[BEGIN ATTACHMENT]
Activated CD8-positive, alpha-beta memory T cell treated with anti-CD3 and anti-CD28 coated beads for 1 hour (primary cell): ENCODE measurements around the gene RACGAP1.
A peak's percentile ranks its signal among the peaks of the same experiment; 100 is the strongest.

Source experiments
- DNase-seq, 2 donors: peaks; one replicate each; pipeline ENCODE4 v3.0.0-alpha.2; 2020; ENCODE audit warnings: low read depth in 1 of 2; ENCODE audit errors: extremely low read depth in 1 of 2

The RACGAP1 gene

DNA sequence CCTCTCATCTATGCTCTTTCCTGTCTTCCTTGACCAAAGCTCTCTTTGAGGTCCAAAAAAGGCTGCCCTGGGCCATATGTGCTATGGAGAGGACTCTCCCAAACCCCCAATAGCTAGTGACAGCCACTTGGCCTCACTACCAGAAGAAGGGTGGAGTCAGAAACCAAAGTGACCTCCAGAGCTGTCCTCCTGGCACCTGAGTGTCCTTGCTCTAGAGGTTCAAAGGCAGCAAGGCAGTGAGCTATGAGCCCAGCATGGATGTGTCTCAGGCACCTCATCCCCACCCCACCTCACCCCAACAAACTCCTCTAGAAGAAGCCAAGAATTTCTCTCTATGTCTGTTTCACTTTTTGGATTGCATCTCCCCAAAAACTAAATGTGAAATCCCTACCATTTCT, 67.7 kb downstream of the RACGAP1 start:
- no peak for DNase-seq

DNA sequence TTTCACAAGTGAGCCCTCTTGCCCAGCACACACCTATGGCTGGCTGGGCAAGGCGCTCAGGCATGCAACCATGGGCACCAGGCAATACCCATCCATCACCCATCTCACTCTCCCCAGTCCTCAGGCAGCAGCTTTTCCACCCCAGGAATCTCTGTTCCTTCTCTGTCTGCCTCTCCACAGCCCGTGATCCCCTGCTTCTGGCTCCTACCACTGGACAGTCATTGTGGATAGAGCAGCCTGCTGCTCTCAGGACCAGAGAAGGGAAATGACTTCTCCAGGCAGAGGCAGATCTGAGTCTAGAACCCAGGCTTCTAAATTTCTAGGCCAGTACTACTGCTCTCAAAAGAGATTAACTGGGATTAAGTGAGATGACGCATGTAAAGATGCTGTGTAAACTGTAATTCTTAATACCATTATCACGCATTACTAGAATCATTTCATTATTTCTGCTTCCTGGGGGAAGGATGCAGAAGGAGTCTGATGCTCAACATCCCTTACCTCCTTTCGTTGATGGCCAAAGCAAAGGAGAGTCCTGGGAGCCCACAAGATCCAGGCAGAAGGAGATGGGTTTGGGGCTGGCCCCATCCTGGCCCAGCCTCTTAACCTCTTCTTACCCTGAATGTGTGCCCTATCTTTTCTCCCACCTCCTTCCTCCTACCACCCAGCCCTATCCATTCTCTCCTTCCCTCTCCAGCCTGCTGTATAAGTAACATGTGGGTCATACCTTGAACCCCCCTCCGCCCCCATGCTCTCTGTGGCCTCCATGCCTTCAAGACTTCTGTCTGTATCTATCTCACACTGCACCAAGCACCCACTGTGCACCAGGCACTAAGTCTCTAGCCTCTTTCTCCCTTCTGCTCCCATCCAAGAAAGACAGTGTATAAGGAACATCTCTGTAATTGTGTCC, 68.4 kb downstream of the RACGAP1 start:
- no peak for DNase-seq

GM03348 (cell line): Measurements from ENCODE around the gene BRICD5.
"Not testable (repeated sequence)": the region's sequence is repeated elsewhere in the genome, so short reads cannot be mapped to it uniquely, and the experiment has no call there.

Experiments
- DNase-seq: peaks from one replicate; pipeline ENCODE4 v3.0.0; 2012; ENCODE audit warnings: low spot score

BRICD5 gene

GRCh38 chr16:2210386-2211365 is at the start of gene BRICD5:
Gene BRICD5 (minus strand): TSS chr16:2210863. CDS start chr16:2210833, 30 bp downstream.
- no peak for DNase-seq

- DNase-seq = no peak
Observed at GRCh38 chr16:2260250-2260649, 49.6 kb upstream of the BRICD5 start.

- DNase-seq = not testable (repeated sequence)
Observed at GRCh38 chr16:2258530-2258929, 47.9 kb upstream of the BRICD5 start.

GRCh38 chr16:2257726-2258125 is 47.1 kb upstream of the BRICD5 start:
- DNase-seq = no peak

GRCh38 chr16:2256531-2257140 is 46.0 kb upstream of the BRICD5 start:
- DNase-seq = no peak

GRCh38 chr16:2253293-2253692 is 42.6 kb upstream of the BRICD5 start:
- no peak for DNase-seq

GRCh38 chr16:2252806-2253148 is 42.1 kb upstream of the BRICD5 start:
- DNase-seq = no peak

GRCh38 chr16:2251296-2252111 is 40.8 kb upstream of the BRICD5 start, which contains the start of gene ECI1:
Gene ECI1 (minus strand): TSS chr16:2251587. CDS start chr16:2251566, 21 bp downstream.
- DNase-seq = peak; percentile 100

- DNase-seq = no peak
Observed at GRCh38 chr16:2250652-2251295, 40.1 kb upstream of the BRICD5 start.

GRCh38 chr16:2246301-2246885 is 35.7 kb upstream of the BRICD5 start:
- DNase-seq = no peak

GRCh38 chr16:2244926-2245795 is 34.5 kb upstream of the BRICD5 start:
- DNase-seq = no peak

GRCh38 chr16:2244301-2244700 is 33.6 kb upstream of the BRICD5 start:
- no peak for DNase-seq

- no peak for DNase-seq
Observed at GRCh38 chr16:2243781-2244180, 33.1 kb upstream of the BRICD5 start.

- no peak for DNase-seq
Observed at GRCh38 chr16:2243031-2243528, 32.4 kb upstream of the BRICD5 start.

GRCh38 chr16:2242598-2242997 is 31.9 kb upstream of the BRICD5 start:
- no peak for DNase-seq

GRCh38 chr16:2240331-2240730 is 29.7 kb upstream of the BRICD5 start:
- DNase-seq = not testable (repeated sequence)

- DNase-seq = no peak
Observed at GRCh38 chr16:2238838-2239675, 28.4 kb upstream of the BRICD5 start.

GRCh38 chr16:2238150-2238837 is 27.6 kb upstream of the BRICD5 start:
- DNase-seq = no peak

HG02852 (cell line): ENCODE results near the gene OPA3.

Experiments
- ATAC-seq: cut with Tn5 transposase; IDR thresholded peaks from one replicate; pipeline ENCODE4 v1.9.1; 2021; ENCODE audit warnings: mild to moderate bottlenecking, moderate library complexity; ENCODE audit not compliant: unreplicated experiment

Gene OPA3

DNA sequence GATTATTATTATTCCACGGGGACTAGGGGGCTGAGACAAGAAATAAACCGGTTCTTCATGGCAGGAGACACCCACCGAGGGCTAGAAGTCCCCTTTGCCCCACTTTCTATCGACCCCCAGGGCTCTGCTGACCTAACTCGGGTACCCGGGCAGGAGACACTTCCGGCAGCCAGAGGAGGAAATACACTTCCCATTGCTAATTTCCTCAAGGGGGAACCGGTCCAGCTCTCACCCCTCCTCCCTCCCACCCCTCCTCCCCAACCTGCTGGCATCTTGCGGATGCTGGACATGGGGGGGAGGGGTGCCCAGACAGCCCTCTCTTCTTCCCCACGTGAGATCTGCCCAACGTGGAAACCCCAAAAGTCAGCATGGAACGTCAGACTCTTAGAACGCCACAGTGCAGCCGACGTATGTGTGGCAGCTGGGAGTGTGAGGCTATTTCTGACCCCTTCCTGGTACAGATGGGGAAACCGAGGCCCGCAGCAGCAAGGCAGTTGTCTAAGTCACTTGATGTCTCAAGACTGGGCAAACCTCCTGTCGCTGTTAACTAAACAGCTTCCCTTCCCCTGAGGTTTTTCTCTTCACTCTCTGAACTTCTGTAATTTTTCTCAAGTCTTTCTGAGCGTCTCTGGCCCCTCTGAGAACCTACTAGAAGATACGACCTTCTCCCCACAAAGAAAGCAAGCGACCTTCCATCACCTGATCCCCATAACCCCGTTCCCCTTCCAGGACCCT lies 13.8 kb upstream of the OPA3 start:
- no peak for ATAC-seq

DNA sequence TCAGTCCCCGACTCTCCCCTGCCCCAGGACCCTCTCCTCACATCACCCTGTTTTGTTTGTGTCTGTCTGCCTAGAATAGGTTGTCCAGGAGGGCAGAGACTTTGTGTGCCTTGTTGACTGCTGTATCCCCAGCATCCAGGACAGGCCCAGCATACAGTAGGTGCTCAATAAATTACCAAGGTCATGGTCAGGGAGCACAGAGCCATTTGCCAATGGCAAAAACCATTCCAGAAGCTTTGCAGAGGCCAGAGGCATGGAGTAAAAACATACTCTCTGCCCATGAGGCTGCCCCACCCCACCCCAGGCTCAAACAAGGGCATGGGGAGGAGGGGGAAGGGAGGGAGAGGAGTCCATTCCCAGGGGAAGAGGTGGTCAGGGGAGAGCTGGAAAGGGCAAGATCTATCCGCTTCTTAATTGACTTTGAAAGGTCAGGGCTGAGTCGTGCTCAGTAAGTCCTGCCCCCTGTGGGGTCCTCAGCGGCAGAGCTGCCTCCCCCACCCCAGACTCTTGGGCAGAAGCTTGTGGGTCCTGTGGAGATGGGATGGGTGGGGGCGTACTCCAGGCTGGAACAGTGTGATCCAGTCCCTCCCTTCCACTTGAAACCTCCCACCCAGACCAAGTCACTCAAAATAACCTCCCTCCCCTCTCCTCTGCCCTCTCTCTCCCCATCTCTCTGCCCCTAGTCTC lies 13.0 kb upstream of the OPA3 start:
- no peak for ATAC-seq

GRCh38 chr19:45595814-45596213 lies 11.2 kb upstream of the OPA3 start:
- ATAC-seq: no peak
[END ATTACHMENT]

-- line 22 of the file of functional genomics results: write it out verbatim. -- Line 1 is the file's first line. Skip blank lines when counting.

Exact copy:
GRCh38 chr16:2257726-2258125 is 47.1 kb upstream of the BRICD5 start: